LAKE BLUFF, Ill. — Credit unions will miss a huge opportunity to take business from big banks in 2011 if they eliminate free checking.
That's the position of Mike Moebs, who contends that 10 million to 15 million checking accounts will leave mega-financials this year and go to small regional banks, community banks, and credit unions. "By the end of 2011, I believe the big guys will lose 8% to 12% of their checking market share," the economist and CEO of Moebs $ervices told Credit Union Journal, noting the shift is already occurring. "We have seen the big banks' checking share fall 3% in the past year, or four-million checking accounts."
Moebs attributes the banks' loss to higher fees, such as overdraft, and a move away from free checking. "Credit unions can get these bank customers by continuing to offer free checking, but they have to be wise about it. They cannot charge overdraft fees as high as the big guys ($35) and the average of credit unions ($25). If you want to increase market share you must drop the overdraft price below $20. Every credit union we have seen this year and last drop overdraft pricing below $20 has seen a significant increase in free checking."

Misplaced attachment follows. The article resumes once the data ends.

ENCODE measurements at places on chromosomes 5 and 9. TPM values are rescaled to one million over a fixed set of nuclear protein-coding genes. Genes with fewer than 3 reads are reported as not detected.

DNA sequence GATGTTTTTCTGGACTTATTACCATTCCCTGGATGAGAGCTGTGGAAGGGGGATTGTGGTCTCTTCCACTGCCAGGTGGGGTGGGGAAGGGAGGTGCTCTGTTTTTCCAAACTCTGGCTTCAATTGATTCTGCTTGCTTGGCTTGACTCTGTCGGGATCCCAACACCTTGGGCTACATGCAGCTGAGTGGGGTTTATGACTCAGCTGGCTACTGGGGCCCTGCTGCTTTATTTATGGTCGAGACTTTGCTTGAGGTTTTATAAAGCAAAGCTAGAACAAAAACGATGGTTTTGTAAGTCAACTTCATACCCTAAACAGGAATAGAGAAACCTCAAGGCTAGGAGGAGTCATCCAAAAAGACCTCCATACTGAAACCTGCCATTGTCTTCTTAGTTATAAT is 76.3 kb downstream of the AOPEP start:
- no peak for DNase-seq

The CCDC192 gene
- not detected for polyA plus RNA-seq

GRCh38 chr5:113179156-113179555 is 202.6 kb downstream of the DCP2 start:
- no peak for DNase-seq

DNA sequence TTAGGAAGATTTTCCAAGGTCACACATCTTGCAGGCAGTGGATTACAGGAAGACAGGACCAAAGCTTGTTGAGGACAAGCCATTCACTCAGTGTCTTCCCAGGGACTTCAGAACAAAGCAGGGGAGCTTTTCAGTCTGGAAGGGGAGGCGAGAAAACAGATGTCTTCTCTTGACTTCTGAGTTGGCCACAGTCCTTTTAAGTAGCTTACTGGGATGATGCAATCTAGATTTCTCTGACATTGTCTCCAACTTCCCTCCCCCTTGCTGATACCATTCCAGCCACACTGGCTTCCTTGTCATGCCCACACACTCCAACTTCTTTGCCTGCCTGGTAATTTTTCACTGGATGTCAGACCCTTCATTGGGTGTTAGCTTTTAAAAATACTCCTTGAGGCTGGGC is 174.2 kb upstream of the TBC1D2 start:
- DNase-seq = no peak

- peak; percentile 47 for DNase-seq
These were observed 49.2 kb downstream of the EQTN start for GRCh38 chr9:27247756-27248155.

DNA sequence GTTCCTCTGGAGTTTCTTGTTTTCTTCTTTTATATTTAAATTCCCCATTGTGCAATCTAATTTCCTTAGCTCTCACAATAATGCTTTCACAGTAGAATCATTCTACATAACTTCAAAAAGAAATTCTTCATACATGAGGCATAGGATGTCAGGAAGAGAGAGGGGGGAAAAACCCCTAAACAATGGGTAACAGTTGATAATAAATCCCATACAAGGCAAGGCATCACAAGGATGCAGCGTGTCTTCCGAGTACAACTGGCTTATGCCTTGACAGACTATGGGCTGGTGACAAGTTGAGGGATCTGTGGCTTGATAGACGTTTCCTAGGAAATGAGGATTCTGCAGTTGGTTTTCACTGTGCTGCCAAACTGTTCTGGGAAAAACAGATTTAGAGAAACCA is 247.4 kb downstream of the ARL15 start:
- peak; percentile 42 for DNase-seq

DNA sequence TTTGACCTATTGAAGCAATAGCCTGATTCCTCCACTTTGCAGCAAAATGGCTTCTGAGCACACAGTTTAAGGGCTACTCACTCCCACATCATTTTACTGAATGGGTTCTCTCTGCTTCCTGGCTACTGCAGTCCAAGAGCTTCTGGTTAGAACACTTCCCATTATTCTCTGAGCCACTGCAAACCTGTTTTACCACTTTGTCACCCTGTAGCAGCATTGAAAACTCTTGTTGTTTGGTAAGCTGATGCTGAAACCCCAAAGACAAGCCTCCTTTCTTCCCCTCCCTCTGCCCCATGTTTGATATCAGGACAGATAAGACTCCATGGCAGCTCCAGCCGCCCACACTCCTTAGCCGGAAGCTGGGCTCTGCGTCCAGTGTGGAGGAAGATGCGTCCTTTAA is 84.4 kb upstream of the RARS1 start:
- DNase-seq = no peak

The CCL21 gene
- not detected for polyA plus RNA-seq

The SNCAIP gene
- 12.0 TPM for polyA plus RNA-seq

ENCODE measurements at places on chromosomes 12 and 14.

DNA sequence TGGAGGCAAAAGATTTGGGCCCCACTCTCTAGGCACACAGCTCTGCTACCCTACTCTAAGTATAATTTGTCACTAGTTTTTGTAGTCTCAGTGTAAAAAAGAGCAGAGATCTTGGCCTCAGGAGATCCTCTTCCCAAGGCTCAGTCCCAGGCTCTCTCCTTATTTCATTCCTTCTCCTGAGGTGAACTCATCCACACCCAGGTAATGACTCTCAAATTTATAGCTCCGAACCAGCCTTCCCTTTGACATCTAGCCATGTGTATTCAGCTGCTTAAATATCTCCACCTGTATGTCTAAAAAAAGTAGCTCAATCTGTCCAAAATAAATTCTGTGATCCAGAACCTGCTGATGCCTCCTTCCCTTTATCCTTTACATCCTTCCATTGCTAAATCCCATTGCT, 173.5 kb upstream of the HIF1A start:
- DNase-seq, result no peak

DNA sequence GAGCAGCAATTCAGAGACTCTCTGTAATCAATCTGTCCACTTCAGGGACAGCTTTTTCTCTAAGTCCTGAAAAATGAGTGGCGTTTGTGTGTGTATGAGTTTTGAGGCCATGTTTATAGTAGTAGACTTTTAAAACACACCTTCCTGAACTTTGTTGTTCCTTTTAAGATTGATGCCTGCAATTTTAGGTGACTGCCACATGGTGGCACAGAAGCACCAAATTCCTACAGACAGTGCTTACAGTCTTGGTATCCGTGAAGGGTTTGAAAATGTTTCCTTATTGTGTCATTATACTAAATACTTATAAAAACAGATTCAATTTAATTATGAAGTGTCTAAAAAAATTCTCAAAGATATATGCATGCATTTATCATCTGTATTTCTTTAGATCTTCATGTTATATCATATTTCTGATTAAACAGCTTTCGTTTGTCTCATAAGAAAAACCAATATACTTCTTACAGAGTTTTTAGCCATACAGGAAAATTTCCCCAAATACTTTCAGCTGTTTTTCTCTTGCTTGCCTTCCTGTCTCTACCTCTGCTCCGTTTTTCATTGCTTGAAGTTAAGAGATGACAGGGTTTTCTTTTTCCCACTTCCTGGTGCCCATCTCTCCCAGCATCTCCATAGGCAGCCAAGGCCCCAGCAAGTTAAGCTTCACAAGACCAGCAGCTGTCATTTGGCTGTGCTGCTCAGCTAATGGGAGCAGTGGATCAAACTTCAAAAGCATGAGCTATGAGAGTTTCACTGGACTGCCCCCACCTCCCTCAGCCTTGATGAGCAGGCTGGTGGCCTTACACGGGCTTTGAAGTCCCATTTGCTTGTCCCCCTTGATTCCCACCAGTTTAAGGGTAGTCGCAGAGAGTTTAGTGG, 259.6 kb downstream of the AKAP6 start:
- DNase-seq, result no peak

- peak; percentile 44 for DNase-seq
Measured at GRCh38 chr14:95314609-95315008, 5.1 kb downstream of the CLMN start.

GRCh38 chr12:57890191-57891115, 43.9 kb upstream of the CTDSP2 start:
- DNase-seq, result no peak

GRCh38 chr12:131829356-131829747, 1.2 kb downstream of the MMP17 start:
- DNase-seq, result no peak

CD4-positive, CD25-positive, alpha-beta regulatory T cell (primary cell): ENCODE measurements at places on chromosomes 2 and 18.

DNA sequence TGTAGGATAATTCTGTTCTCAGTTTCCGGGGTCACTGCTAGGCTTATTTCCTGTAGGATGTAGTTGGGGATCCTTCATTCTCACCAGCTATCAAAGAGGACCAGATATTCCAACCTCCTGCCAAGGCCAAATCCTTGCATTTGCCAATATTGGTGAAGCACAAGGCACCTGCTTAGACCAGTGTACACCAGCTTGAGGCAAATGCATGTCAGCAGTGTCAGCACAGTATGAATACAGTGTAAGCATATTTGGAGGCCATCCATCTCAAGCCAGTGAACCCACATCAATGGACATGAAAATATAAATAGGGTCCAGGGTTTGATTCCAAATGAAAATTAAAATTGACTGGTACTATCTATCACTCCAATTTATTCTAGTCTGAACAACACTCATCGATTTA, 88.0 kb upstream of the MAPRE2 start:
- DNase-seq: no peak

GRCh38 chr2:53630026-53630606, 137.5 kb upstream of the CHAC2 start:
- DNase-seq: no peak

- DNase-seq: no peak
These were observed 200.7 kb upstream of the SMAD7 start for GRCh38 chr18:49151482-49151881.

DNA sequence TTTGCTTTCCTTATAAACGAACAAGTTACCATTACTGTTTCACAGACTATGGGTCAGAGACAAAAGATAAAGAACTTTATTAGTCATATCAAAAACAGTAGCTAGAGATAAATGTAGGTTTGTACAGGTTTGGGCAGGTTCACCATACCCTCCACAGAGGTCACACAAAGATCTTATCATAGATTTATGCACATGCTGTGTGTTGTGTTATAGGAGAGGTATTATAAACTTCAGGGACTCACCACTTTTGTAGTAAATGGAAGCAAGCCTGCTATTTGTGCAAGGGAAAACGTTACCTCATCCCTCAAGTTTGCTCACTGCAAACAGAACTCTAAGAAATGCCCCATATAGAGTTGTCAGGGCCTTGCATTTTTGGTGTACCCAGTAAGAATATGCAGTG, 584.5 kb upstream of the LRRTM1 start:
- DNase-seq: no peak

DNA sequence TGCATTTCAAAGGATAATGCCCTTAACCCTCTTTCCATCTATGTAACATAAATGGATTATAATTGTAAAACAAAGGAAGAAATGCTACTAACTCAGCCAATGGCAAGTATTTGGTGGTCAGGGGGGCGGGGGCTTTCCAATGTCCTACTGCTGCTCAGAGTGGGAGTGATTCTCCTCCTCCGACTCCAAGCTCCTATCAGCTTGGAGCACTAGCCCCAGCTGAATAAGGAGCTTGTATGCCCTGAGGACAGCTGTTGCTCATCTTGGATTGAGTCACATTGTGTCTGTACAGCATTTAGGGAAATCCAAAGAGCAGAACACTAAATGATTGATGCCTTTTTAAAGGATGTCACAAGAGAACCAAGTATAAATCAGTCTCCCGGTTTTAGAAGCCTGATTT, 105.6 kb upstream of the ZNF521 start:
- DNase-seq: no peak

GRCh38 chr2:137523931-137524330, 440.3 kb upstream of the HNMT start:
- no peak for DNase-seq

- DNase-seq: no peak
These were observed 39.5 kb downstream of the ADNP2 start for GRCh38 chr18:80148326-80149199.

Credit unions have also seen an increase in interest-bearing checking when they offer a "reasonable" rate, between 25 and 50 basis points, according to Moebs, who said interest-bearing accounts held a 40% share of the checking market (free claiming 60%) over the last few years. That figure only recently changed, when the number increased to 55% for free checking and 45% for interest checking in the past two years.
Moebs believes credit unions can afford to keep free checking accounts — and their checking offerings will appeal to more consumers — if they simplify the structures of their checking accounts and cut the number to only two: one that pays interest and one that is free.
"On an interest-bearing account, don't be misled by those higher-paying products, and pay anything above 75 basis points," Moebs said. "You will lose share. Offer 25 to 50 basis points and have a minimum balance requirement between $500 and $1,500, and lean toward the high end. You do not want to attract the same people who use free checking. There has to be a true distinction between your two checking accounts."
Moebs said a $6 fee for falling below the minimum balance is a good standard and added the only additional checking product the CU should consider is business checking.
"What the credit union movement needs now is to maintain its membership levels and pick up what it can get from the big guys," Moebs concluded. "And it can do that with an efficient checking account program. It is not a matter of retraining and getting a new program, it's about sticking with what you've got and making your program very efficient. Keep your expenses down, simplify your line, and differentiate your two accounts."